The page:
Volume 93, Issue x

Wednesday, March 18, 1999


Admin upset over independent pub plans

McMaster gets some Nortel money

Biz students make good

Credit checks part of loan program

United Way opens up shop at Galleria


Online journals get funding

Buzz Mecca


Taking back the virtual night

This year's participants in the annual Take Back the Night march will not only be trying to take back the night, but a bit of cyberspace, too.

The event, which has run for the last 20 years to raise awareness of women's safety, is branching out this year with a new theme – Violence Against Women in Cyberspace, said the event's organizer Laura Kovacic.

"It's about awareness, protection and social action," she said. "Recent studies show men dominate cyberspace. We want to encourage women to take back cyberspace [by] using the internet and safeguarding themselves."

The march begins tonight at 6:45 p.m. in Victoria Park, opening with a rally and speeches. The planned route takes the marchers through downtown London and ends at the Women's Monument in Victoria Park. More then 500 women took part in last year's march and a similar number is expected this year, Kovacic said.

Men interested in the event are asked to show their support from the sidewalk.

–Holm Bradwell

Aviation program takes off

The new aviation program offered at Western has taken flight.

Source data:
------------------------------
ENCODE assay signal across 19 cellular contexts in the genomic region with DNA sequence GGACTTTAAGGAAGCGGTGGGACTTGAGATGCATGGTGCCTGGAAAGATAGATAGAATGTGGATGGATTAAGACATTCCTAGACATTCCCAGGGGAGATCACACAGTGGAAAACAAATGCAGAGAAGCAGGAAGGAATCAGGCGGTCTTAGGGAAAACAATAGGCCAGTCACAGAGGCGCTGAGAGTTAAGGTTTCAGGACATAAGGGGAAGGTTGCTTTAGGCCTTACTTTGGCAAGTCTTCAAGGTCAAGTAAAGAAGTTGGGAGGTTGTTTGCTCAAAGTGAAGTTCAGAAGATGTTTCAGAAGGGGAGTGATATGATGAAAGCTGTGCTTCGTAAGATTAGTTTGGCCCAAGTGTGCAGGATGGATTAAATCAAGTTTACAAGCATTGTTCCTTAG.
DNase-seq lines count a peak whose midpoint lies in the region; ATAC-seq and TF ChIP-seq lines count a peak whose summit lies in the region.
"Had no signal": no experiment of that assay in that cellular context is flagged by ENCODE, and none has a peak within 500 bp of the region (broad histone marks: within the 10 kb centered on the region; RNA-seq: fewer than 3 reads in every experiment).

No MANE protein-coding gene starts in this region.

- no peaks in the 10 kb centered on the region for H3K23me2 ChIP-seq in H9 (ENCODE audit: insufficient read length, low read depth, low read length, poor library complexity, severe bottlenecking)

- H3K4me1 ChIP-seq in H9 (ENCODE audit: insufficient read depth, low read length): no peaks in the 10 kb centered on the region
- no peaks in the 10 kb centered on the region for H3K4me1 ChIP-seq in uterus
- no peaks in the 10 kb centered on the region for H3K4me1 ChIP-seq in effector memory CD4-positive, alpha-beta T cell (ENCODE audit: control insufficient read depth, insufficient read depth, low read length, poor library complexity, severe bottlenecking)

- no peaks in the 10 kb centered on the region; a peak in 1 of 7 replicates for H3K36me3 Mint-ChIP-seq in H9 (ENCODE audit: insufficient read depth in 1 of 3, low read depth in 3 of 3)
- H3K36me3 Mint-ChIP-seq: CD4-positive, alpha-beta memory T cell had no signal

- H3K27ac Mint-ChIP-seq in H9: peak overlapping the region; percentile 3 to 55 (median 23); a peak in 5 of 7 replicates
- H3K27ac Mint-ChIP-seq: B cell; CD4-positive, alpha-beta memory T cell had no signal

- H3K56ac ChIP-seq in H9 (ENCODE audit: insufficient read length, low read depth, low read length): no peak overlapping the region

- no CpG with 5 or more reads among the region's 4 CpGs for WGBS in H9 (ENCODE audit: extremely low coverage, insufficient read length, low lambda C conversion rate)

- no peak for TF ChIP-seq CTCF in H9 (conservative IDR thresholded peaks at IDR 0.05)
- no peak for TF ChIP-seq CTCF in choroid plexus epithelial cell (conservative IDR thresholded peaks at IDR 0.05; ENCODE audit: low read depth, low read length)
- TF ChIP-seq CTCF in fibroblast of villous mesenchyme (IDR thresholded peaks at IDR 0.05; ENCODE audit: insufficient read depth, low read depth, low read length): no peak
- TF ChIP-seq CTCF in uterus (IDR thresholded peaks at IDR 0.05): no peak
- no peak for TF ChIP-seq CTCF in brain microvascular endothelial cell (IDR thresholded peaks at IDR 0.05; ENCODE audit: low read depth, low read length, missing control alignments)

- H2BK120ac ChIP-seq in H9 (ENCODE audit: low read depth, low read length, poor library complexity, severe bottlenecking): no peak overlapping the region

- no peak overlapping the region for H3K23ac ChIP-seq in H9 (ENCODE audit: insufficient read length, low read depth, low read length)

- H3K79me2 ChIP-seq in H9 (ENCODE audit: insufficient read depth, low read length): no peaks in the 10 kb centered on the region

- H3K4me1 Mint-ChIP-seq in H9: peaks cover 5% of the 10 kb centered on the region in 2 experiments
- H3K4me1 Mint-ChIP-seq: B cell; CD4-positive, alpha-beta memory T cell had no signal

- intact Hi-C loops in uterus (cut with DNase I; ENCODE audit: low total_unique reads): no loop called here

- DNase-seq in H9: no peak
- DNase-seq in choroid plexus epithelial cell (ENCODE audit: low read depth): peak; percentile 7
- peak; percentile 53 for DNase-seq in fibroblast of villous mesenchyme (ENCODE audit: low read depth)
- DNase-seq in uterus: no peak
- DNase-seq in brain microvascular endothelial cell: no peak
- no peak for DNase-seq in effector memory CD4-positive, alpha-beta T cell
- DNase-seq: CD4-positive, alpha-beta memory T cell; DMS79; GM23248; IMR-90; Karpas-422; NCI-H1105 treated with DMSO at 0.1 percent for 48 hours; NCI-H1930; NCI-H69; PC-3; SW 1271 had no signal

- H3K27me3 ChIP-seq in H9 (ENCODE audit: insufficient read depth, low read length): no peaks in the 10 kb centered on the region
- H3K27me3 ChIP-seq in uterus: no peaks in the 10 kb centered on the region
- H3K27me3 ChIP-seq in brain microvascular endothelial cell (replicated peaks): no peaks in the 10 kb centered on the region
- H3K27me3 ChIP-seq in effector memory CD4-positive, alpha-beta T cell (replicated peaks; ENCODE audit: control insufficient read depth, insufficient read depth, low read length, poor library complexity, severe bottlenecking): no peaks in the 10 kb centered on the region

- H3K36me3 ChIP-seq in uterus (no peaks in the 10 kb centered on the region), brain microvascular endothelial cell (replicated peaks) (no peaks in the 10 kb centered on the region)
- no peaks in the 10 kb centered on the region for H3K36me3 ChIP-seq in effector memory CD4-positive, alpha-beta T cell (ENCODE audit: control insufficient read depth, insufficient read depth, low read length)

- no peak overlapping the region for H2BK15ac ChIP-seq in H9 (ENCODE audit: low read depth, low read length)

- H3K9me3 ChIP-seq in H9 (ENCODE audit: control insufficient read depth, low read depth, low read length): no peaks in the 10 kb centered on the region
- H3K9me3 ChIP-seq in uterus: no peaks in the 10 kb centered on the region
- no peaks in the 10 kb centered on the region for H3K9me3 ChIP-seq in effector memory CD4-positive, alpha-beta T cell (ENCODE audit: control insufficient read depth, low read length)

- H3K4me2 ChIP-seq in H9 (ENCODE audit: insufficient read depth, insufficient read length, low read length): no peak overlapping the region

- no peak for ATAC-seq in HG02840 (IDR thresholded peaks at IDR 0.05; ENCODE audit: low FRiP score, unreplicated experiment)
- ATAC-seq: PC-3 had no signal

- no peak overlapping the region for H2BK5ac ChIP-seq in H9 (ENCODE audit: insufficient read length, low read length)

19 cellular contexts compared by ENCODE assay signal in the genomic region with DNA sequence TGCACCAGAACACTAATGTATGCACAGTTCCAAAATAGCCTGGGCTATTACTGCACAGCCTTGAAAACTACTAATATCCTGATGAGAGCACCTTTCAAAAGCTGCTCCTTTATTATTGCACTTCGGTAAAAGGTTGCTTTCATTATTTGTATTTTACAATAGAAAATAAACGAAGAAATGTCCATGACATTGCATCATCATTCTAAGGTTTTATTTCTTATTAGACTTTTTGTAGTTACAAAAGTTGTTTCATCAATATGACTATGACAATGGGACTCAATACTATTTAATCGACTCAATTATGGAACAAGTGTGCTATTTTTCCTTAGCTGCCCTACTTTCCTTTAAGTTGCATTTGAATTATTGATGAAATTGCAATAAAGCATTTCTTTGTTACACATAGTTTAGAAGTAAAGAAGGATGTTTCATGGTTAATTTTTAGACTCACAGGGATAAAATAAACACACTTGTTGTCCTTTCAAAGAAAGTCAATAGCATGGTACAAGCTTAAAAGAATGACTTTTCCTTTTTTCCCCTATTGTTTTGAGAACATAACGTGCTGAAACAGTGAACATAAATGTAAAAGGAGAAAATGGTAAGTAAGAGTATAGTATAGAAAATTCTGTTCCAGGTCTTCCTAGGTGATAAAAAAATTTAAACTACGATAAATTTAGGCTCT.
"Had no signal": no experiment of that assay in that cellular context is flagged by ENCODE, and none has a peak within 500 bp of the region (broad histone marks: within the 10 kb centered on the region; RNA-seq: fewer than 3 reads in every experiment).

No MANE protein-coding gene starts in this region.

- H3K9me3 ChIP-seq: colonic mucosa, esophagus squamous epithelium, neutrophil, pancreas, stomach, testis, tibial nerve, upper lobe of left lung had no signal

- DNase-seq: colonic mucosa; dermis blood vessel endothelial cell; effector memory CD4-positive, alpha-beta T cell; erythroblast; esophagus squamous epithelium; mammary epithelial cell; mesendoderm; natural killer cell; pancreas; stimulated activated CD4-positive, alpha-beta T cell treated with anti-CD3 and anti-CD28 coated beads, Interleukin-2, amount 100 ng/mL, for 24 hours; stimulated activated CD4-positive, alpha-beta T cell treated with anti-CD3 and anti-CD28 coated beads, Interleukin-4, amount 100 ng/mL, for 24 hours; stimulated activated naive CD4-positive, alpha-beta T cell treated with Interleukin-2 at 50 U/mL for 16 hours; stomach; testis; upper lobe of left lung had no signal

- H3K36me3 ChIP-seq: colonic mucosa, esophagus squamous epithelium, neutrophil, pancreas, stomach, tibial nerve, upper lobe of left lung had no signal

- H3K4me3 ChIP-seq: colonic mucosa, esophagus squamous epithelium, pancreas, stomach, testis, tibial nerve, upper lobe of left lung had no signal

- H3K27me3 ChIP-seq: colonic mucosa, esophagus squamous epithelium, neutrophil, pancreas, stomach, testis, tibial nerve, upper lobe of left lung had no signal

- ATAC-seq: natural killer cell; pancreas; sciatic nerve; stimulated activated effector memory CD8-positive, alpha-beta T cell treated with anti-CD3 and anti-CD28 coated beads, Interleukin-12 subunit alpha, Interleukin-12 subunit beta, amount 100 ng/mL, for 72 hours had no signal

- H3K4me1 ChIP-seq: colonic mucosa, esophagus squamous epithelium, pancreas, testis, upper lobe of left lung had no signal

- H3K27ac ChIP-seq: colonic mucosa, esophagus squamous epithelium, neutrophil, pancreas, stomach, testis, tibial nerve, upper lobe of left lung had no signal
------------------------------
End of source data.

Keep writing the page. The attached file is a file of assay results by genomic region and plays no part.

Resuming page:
The program, which began this month, offers flight training and standard administrative and commercial studies courses to students. The program's popularity has been soaring, as it offers the opportunity to pursue aviation related goals while at post-secondary school.

When details on the program were presented at the Ontario University Fair this summer, the interest in the program exhibited by potential applicants was promisingly high, as was the enthusiasm of the students at their first meeting, said Ted Hewitt, associate dean of the faculty of social science and the director for the business administration and commercial studies program at Western.

"The students all seem very enthusiastic and excited," he said. "We're glad to be here for them."

According to Hewitt, although only 20 applicants have been accepted to the program thus far, many more applied. Enrollment for the program is projected to double next year.

–Adam Booth

Music to a student's ears

Western's music community is thrilled with the news of a new piano technology program set to debut at Western next year.

Professors, instrument dealers and manufacturers have expressed their ringing endorsement to the faculty of music and the Centre for Continuing Studies for creating a program leading to a certificate in piano technology, Western's dean of music, Jeffrey Stokes said. It is set to begin on Sept. 1, 2000.

"The music industry is very grateful for the potential of highly trained professionals to take care of their products," Stokes said.

The course will have openings for 12-16 students who will take specialized training in maintenance, repair and tuning of concert level pianos.

–Joel Brown

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Copyright The Gazette 1999